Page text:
Childhood injury in Australia – a 10-year review of the characteristics and health outcomes of injury-related hospitalisations

Prof. Kate Curtis1, A/Prof Rebecca Mitchell2, Prof Kim Foster1,3

1Sydney Nursing School, Coledale, Australia, 2Australian Institute of Health Innovation, Macquarie University, Sydney, Australia, 3North Western Mental Health & School of Nursing, Midwifery & Paramedicine, Australian Catholic University, Melbourne, Australia

Background: Injury is the leading cause of death of children aged 1 to 16 years in Australia. Despite this enormous incidence and impact, there has been no comprehensive national examination of childhood injury characteristics and health outcomes in Australia.  This information is essential to quantify the childhood injury burden, resource planning and to identify and evaluate priorities for injury prevention.

Aim: To determine the incidence, characteristics and health outcomes of injury-related hospitalisations of children in Australia

Methods: A retrospective epidemiological analysis of injury-related hospitalisations involving children aged 16 years or less in Australia during the financial years 1 July 2002 to 30 June 2012 was conducted.  Linked hospitalisation and mortality records were used to describe the characteristics of injury hospitalisations.  Binomial regression was used to examine temporal trends and Cox proportional hazard regression was used to examine factors associated with 30-day and 12-month survival post injury.  Hospital treatment costs were also estimated.

Results: There were 686,409 injury-related hospitalisations and child injury hospitalisation rates have not decreased over a ten year period. For every severely injured child, there are at least 13 children hospitalised with minor or moderate injuries.  The total hospital cost of injury hospitalisations of was $2.1 billion and falls (38.4%), most often from playground equipment (8.3%) were the most common injury mechanism. A higher proportion of injured children resided in areas of socioeconomic disadvantage.  Children had a higher risk of dying from their injuries if they; lived in regional/remote Australia, were aged ≤10 years, were more severely injured or sustained a head injury.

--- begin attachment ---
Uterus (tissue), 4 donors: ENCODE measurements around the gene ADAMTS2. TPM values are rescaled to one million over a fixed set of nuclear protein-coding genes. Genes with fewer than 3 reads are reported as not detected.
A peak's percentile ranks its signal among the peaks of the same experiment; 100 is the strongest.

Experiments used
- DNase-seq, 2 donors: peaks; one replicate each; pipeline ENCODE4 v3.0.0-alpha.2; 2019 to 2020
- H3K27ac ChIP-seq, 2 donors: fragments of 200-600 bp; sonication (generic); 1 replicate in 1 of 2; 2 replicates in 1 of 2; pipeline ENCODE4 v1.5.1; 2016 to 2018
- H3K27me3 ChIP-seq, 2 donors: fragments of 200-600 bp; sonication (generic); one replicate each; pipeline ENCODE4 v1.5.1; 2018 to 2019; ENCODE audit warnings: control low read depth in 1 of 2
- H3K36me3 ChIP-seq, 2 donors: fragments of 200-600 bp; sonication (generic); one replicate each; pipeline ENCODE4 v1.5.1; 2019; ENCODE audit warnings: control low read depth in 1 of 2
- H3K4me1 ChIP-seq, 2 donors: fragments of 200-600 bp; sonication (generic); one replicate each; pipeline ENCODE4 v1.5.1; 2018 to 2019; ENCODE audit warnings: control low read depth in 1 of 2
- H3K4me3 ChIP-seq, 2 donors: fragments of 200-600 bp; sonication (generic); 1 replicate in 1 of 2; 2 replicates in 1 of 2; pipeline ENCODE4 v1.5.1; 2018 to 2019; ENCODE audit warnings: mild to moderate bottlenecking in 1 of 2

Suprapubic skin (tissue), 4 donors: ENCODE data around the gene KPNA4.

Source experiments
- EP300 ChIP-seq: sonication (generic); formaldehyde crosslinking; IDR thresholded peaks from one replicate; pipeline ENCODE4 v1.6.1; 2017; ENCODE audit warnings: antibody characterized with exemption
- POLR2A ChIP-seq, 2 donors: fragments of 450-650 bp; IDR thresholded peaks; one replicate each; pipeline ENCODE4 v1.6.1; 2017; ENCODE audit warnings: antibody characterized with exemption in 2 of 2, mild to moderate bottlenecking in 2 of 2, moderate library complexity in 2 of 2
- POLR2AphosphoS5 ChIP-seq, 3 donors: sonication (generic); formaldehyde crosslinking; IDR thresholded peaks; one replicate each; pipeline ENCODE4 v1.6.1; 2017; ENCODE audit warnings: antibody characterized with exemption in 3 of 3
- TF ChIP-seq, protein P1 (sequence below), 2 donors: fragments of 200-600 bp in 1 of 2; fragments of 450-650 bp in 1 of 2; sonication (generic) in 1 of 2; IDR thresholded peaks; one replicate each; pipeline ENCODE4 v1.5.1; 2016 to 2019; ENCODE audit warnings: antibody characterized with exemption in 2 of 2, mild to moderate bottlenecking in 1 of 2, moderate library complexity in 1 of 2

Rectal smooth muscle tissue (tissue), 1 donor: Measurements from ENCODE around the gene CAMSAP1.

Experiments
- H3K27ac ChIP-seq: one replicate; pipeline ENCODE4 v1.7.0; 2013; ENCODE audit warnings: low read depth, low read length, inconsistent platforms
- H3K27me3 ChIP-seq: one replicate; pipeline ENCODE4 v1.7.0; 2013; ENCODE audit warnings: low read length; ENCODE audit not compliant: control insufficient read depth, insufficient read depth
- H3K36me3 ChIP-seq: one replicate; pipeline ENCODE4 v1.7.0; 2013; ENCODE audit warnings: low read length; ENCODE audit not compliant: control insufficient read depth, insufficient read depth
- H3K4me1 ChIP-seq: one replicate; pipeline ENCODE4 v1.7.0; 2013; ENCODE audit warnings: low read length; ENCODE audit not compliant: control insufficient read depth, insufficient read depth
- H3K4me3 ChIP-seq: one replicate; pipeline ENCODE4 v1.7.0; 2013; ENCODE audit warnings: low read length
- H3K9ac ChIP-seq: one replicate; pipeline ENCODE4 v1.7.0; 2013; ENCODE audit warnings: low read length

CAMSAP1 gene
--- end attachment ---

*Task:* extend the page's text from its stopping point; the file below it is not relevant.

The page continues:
Conclusions: For the first time in Australia, we have a national profile of childhood injury causes, descriptions, costs and mortality. Childhood injury is costly, life changing, but preventable.  The development of a national multi-sectorial evidence informed childhood injury prevention strategy is urgently needed.


Kate Curtis has been an Emergency Nurse since 1994 and is Professor at Sydney Nursing School. She is an honorary professorial fellow at the George Institute for Global Health, a Fellow of the College of Emergency Nursing Australasia. Kate’s translational research program continues to focus on improving the way we deliver care to patients and their families